Mr. Lincoln's Inaugural.
We gave the inaugural of Mr. Lincoln to our readers yesterday. It is brief, being confined to one subject only — the existing national dispute, growing out of the slave question. The dangerous attitude of the question Mr. Lincoln shows himself sensible of, in every line of his inaugural; his guarded expressions, exhibiting his anxiety to hold to his definition of the right, as derived from his party obligations, while he endeavors to make no declaration which would provoke increased sectional acrimony. In one line he leans to "coercion," while in another he deprecates results which may follow. He justly points out the constitutional duty of all citizens who revere their constitutional obligations, but he shows his doubt of the ability of the national government to enforce the constitutional requirements except at the expense of a strife which, not reaching the desired end, can only result, at last, after waste of blood and treasure, in a permanent separation of the discordant elements.
The tone and temper of Mr. Lincoln's address is a striking commentary upon the abuse of the position of the Illinois democracy in the resolutions of their recent state convention by his adherents in this state. It is now Mr. Lincoln's province to make the best of a sad condition of things. His inaugural has none of the high sounding threatenings of the ultra partisans who elected him to place. His endeavor to sustain their views and to meet their expectations and to take, at the same time, a statesmanlike and patriotic view of the national question, necessarily led him into ambiguity. Mr. Lincoln, probably, would have been explicit, more decided, as to his future policy, had he been trammelled less by nice definition of party resolutions, which bore so heavily with him that he deemed it necessary to embody one in his first state paper. After reading his inaugural the general public are as much at a loss to know what will be his line of policy in regard to the seceding states as before. His carefully guarded sentences are at once source of public difference of opinion as to his real meaning, which he seems disposed to cultivate by the announcement that his "course indicated will be followed unless current events shall show a modification or change to be proper." In a word, having no definite course to indicate, and desirous of making a showing to meet the views of party, ambiguous phrases to tickle the ear are used, to be modified as "current events" may dictate.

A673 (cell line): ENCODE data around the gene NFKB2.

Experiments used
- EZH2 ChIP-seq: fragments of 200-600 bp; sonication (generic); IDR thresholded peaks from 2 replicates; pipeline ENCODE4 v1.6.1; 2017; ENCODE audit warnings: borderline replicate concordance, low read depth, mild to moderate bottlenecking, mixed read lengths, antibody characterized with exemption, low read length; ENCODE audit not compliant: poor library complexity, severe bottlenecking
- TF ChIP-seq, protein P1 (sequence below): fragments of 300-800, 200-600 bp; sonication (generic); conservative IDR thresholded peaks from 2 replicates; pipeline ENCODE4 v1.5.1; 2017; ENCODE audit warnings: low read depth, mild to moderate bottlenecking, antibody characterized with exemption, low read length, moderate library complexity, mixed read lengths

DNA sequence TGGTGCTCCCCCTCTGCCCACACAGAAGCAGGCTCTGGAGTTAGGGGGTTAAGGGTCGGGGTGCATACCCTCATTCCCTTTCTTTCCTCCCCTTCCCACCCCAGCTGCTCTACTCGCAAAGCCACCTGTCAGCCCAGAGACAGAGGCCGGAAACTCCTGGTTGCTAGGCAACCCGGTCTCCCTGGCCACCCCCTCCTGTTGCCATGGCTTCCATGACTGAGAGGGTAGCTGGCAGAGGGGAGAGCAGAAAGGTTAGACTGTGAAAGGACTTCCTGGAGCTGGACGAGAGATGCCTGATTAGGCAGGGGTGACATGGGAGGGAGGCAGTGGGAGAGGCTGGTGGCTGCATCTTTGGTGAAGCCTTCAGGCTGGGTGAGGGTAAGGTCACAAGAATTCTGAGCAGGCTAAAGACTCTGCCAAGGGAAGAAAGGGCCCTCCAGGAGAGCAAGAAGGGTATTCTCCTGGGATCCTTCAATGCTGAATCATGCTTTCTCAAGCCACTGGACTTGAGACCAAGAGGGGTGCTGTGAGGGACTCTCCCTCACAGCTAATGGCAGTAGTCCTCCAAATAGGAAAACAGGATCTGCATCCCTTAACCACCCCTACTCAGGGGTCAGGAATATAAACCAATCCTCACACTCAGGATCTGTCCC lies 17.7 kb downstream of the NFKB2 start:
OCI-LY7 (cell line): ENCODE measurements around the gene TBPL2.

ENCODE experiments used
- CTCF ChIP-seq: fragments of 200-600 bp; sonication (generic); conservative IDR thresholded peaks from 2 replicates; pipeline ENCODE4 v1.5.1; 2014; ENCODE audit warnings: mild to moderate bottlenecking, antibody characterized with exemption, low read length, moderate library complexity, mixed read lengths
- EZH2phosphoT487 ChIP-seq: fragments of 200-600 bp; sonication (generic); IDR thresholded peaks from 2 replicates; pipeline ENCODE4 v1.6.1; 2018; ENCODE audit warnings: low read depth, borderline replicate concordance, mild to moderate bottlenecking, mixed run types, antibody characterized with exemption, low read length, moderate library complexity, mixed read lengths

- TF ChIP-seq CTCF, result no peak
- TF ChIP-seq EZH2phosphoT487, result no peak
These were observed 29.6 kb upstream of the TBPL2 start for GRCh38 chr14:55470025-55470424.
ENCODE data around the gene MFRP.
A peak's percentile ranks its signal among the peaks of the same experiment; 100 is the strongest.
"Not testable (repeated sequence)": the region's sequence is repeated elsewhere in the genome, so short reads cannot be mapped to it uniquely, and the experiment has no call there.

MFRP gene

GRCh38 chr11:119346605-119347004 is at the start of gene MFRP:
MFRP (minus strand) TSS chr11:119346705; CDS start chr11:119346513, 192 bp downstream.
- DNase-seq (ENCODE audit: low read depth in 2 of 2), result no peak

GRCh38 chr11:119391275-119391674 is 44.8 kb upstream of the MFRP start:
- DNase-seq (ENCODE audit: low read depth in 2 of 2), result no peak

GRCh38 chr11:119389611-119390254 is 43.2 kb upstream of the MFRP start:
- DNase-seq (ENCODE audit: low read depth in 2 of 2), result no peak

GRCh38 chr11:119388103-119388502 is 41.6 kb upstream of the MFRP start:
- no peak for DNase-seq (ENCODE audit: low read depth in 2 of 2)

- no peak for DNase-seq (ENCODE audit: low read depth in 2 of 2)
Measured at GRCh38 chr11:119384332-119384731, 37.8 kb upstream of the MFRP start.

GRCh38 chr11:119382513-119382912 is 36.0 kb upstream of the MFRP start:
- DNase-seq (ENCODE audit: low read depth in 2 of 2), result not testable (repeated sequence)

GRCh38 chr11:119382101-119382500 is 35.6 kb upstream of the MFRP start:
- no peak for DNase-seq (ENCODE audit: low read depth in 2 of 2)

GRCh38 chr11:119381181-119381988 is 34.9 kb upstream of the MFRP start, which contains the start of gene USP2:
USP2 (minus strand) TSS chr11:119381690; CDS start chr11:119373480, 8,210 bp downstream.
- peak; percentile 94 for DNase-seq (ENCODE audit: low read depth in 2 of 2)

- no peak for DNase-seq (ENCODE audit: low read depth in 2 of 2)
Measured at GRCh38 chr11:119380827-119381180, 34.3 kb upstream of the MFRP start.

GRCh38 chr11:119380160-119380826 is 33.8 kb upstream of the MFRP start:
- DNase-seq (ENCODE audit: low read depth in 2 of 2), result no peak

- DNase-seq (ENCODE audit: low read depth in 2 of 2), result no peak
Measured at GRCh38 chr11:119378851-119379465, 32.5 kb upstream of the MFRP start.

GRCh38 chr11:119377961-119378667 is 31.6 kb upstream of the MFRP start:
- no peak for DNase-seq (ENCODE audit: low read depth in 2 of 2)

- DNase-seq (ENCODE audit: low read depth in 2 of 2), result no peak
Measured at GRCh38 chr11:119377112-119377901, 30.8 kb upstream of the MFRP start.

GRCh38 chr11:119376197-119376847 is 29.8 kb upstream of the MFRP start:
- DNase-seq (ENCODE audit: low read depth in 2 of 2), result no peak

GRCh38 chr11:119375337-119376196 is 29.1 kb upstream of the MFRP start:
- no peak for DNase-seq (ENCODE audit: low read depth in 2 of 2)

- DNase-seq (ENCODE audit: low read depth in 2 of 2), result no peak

We must sympathize with Mr. Lincoln in his perplexity; especially in view of the "thunder in the index" of his ultra followers. He is now where he must abide "current events." We trust that they may be such as to enable him to pursue his constitutional functions to their legitimate end. His arguments against the right of secession, for the rights of majorities, his picture of the anarchical results of their abandonment, are truisms, not questioned by any one recognizing as sound the principles upon which our institutions are based. But there are evils incident to our federative system, and the present crisis is evidence of the liability to their presence. How to maintain his party position and at the same time maintain a policy to insure the continuance of the Union was Mr. Lincoln's dilemma. He succeeded in expressing a deal of patriotism, much of firmness and a mountain of ambiguity.
With Mr. Lincoln, we must await "current events" and experiences to learn how he will manage the only question which he discusses in his message, it being the only one of "special anxiety or excitement."